Community Day to Help Others in Garston
14th June 2018
The response to the question "Who is my neighbour?" reminds us that we are all part of a community ‒ not just the church community but also its local one. Thanks to a recent initiative establishing a Community Chaplaincy Service Stanborough Park church is attempting to better connect and involve its church community with the local one.
One way of achieving this is by holding a series of Community Days in which local official and charity organisations are invited to present the nature of their work in the local community and seek to attract volunteers to help them in their task. The latest one was held on Sabbath 9 June.
At the end of the day event committee member Amanda Powell commented, "So good to see so many people trying to help others and who were genuinely concerned, caring and giving their time and energy to do something and trying to make links with each other and no doubt other agencies so that they can reach even more people and deliver support more effectively and/or point the people they are helping to other agencies if they cannot help." These events are the brainchild of church member Enoch Kanageraj, an employee of The Co-op Food Retail in Watford who is used to operating the company's policy of becoming involved with the local community in a positive way, raising cash for local causes in the process.
Feeling that the church members would similarly benefit from becoming more involved in the church's local community he set up the 'Community Chaplaincy Service' two years ago. His aim was:
- to help each other,
- to establish local needs and how to help them,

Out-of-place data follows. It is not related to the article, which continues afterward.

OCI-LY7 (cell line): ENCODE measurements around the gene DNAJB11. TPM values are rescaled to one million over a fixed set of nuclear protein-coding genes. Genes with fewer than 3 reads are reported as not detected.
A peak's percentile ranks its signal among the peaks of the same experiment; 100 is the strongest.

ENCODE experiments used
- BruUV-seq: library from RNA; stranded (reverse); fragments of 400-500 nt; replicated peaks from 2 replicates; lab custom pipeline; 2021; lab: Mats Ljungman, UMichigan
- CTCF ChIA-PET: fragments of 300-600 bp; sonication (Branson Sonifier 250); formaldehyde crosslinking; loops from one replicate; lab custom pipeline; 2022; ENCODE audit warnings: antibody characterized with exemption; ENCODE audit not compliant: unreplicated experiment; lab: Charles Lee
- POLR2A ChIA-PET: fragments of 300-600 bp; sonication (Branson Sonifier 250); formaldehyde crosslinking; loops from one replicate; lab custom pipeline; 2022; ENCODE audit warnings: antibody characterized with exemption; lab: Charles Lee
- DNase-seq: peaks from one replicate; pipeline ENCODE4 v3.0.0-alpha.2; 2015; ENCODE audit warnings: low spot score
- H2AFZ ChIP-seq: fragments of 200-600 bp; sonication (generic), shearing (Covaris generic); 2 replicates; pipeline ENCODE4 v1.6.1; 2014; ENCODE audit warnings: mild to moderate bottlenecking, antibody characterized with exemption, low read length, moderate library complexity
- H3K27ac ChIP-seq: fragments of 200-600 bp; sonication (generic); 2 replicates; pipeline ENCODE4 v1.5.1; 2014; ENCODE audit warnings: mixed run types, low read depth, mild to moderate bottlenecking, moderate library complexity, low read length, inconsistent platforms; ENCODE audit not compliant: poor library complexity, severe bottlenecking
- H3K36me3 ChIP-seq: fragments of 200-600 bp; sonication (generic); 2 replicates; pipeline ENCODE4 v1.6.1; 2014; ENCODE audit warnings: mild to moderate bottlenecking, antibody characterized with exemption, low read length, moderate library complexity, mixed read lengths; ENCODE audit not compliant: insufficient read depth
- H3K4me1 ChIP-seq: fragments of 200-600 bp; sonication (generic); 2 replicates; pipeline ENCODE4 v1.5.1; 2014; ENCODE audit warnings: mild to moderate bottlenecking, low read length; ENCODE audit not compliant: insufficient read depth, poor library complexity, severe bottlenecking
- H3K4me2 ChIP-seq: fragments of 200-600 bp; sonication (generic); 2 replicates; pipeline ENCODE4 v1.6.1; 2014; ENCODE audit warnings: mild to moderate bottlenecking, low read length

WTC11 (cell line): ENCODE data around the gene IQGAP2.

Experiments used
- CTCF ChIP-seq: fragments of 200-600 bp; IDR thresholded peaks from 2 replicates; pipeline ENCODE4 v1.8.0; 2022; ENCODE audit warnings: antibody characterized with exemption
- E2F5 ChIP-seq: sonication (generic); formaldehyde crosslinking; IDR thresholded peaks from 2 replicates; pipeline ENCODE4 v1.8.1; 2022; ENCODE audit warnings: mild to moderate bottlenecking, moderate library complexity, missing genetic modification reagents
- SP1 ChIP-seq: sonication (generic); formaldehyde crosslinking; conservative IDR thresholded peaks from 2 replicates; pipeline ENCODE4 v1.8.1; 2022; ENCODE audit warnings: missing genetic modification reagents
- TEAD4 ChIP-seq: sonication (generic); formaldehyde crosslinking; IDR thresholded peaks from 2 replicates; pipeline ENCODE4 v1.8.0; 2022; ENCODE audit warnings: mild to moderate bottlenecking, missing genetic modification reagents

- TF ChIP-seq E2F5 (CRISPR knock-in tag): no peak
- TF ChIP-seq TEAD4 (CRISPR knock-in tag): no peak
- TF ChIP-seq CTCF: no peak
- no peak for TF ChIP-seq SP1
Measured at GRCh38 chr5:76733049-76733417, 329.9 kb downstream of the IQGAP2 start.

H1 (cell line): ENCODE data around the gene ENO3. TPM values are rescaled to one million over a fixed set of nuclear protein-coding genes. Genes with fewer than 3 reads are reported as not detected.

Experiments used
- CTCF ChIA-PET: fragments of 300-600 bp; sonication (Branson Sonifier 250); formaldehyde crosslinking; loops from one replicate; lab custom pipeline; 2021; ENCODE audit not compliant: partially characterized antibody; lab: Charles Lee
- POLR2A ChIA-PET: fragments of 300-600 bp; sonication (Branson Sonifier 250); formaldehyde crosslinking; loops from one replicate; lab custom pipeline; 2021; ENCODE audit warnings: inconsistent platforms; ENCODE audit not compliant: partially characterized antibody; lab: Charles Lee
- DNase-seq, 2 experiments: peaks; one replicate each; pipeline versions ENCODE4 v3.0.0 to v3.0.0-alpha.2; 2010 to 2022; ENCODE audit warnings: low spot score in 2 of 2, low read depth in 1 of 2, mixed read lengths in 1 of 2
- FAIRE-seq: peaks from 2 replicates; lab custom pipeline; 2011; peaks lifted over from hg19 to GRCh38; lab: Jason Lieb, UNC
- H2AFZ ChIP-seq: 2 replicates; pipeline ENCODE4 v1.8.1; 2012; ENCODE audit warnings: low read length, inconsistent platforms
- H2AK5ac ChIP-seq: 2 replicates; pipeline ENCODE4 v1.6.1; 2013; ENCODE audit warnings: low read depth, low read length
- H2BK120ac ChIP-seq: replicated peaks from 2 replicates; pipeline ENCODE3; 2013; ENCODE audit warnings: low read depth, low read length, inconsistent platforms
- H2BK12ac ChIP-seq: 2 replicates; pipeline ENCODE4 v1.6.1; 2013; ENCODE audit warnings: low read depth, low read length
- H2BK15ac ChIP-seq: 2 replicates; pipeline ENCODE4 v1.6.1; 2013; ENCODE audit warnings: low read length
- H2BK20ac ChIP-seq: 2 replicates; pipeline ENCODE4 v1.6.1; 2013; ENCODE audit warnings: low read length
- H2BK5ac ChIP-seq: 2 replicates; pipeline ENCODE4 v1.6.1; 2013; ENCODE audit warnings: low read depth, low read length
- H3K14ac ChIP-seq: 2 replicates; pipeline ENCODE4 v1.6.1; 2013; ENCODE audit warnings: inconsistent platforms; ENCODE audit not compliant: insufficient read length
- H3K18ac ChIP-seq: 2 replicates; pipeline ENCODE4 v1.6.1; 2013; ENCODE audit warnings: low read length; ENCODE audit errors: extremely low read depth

- to establish a team of volunteers to help locals with their needs and help to fight loneliness.
Using his existing professional contacts Enoch has been inviting community groups to visit the church during the morning and afternoon and explain how they help the community and how the church community can help them. The second of three Community Days held at the church took place on Sabbath 9 June.
Members of the local police force attended presenting crime prevention advice and asking local people to contact them with any concerns and also appealing for people to apply to be volunteers with the service. One church member has been doing this already for almost 12 years. Sgt Matt Langley also explained about police initiatives that were being trialled locally, especially with youth.
Also present were representatives from organisations such as Watford Women's Centre which Smita Gohill explained no longer deals exclusively with women, providing courses for men as well and expanding into helping newcomers with poor English skills to integrate with the local community and culture. Another speaker spoke of the need for stability in the lives of 'looked after children' and appealed for people to consider becoming foster carers.